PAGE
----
Protein also serves an important role in helping to maintain and rebuild muscles. However, most people already consume more than enough protein, so you may not need to increase your protein intake. For building strength and mass, protein should make up 15 to 20 percent of your diet. (Don’t over-do it on protein in hope that it will help you bulk up: The excess will add body fat, but not muscle.) Good sources of protein include peanut butter, low-fat milk, beans, nuts, tuna, lean beef and skinless chicken.

The rest of your dietary calories (20 to 25 percent) should come from healthful fats, such as olive oil, canola oil, salmon and avocados. These fats are another good energy source for your body.

Try to spread your carbohydrates, protein and fat evenly throughout all of the day’s meals and snacks, rather than concentrating all of your protein, for example, at dinner. This balanced approach will help you maintain your energy level and keep your body and mind functioning at their best, all day long.

Now that you have the percentages down, what overall calorie level should you shoot for? Without knowing your body type and genetic makeup, it’s hard to say. But in general, an 18-year-old male needs to consume at least 2,500 calories a day just to stay healthy. Since you are working out regularly and trying to build mass, you might need to increase your calories to a total of 3,500 or 4,000 per day.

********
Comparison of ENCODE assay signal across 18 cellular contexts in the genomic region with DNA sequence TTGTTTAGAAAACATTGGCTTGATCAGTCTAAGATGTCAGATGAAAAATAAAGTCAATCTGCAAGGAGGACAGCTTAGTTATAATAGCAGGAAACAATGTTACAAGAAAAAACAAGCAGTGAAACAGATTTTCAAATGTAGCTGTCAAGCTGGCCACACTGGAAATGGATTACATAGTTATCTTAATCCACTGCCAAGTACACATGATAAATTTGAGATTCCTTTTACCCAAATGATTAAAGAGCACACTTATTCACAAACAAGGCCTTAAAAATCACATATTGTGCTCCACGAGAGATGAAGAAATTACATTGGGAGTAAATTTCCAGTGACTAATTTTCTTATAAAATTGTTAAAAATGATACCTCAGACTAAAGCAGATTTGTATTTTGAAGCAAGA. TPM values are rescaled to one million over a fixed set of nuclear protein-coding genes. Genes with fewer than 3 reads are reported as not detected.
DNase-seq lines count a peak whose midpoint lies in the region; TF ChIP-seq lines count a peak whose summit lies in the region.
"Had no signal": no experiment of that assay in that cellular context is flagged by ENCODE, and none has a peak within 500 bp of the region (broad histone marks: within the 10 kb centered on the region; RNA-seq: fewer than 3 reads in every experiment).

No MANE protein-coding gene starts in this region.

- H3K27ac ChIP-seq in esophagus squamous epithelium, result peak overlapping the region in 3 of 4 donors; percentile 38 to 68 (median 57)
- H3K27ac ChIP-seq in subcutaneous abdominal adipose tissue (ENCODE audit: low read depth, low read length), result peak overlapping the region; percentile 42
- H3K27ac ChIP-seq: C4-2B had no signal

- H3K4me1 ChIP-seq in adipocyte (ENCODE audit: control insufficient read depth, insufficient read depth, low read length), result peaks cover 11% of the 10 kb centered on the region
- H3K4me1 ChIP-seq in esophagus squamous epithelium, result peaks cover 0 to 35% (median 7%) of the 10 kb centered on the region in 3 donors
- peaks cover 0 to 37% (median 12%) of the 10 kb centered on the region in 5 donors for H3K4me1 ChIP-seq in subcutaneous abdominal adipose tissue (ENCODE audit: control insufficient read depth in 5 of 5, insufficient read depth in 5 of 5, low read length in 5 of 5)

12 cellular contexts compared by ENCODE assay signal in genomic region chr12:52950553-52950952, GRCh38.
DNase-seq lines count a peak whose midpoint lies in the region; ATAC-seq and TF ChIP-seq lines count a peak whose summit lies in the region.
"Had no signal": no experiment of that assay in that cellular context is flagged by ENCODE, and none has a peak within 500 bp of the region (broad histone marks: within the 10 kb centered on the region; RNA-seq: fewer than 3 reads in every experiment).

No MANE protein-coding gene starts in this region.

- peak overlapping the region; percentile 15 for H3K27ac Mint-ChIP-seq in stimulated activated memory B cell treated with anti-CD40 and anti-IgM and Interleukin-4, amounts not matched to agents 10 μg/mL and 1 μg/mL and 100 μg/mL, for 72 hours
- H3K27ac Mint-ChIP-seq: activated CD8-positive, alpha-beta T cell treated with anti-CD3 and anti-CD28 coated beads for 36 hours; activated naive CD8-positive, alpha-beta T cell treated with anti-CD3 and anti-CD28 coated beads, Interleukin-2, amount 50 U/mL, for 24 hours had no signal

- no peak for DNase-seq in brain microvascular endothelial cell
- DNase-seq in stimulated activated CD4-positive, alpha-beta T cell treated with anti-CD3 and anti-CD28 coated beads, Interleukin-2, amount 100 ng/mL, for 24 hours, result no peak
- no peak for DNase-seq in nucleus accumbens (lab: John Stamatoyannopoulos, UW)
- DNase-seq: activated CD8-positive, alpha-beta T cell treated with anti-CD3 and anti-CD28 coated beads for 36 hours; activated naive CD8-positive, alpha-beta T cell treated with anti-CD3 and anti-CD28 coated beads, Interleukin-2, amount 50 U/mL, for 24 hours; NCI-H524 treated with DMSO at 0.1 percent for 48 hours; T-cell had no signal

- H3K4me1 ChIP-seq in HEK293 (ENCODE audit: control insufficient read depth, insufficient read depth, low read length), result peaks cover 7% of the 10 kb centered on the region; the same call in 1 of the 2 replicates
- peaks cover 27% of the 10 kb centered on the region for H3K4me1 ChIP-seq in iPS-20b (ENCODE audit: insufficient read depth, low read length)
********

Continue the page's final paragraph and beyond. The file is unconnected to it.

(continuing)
At the top of that range, the balance breaks down as follows:
  • Complex carbohydrates: 2,400 calories/day (60 percent of diet)
  • Protein: 600–800 calories/day (15–20 percent of diet)
  • Healthful fats: 800–1,000 calories/day (20–25 percent of diet)
A registered dietitian can help you create a nutrition plan that is specific to your body, your lifestyle and your goals.

Three things to think about as you start your strength-training program
Successful strength-training programs are built upon three principles: overload, progression and specificity.
  • Overload:  Because your body adapts to the stresses you place on it, your workouts need to take your body a little bit beyond what it is used to if you want to gain strength and muscle mass. When you lift more weight than you are used to, the overload causes physiologic changes that prepare your body to handle the challenge the next time. This overload principle is the foundation of a strength-training program.